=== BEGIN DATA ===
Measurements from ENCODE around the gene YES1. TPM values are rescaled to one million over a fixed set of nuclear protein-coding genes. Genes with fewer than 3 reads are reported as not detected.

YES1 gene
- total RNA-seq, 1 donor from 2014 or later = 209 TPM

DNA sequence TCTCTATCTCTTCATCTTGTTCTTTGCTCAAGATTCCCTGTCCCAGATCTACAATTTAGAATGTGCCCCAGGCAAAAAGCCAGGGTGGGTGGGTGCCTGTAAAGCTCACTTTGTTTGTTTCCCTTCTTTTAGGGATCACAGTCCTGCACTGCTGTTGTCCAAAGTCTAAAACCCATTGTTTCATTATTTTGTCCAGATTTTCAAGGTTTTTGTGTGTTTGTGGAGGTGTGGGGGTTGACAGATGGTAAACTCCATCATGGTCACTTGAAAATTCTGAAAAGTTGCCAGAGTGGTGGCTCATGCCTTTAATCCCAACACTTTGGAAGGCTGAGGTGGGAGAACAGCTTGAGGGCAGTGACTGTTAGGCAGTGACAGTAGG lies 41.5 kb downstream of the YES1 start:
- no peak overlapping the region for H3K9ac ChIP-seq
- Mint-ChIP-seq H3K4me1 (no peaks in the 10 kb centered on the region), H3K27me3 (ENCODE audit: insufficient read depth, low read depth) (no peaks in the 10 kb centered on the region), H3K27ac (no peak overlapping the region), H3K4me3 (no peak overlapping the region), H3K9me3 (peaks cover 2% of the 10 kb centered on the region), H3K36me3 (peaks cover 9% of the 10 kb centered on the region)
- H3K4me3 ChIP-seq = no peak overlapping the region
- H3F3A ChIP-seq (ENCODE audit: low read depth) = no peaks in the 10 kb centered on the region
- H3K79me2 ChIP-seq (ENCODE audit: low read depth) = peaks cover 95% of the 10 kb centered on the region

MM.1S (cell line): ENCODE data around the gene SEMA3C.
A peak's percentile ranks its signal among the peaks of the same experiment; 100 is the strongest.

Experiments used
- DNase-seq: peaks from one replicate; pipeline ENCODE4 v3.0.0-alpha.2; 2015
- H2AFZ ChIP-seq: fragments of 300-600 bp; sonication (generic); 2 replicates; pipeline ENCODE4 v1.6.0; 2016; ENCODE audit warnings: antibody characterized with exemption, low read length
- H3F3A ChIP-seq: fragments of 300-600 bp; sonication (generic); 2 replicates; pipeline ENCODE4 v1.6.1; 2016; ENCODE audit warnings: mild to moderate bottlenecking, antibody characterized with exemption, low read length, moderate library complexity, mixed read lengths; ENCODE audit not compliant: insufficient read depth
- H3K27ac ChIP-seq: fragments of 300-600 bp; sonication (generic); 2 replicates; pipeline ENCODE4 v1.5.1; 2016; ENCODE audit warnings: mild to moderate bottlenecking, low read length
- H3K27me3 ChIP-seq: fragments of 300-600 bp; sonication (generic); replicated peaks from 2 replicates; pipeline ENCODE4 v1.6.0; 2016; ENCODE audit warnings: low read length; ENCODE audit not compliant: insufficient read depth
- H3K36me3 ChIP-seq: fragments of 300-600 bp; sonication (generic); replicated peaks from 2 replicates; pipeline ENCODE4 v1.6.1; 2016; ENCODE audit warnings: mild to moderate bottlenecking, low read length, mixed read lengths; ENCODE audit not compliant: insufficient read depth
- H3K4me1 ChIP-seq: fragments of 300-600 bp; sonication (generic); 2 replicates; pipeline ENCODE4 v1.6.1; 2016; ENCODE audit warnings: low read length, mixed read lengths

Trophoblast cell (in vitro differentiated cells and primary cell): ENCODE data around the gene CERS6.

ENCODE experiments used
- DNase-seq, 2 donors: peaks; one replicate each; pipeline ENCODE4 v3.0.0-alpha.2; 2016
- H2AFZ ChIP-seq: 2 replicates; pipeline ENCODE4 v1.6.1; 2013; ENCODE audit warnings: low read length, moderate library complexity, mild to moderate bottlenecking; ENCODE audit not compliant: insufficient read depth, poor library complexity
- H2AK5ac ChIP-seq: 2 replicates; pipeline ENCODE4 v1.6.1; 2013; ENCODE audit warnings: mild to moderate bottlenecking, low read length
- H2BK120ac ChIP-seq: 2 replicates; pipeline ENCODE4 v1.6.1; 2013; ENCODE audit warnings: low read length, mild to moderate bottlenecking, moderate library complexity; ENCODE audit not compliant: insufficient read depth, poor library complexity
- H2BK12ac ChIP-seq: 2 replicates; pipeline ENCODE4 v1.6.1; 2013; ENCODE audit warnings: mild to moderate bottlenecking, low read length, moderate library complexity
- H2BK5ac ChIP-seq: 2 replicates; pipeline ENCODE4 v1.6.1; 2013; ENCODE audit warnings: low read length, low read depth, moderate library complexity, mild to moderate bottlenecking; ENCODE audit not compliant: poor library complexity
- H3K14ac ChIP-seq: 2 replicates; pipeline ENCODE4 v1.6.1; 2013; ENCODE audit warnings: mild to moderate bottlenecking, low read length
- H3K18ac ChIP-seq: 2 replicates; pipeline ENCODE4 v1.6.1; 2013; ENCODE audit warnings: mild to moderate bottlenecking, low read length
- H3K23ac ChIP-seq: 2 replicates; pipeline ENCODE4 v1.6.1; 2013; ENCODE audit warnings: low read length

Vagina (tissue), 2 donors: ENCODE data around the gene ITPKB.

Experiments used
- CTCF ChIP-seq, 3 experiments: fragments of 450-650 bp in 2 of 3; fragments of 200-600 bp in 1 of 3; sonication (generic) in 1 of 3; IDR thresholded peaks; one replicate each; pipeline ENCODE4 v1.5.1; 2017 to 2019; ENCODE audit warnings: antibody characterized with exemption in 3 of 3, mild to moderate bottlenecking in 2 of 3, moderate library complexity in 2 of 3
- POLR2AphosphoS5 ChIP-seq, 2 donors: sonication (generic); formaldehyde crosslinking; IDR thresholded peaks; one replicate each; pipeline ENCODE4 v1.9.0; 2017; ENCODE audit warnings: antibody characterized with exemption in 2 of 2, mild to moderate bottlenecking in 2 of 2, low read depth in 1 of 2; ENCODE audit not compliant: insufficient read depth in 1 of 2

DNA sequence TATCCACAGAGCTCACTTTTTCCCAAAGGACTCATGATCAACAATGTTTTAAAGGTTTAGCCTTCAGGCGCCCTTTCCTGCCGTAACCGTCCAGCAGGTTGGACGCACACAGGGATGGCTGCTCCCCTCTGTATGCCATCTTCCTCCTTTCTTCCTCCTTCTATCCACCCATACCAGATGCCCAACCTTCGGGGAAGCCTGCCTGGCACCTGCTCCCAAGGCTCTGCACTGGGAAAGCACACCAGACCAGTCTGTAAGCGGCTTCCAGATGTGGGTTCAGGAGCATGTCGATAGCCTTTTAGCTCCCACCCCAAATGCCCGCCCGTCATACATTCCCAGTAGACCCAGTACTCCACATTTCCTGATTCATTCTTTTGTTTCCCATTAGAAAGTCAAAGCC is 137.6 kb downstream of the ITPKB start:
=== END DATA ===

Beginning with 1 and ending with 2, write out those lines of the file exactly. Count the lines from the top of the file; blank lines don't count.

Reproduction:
Measurements from ENCODE around the gene YES1. TPM values are rescaled to one million over a fixed set of nuclear protein-coding genes. Genes with fewer than 3 reads are reported as not detected.

YES1 gene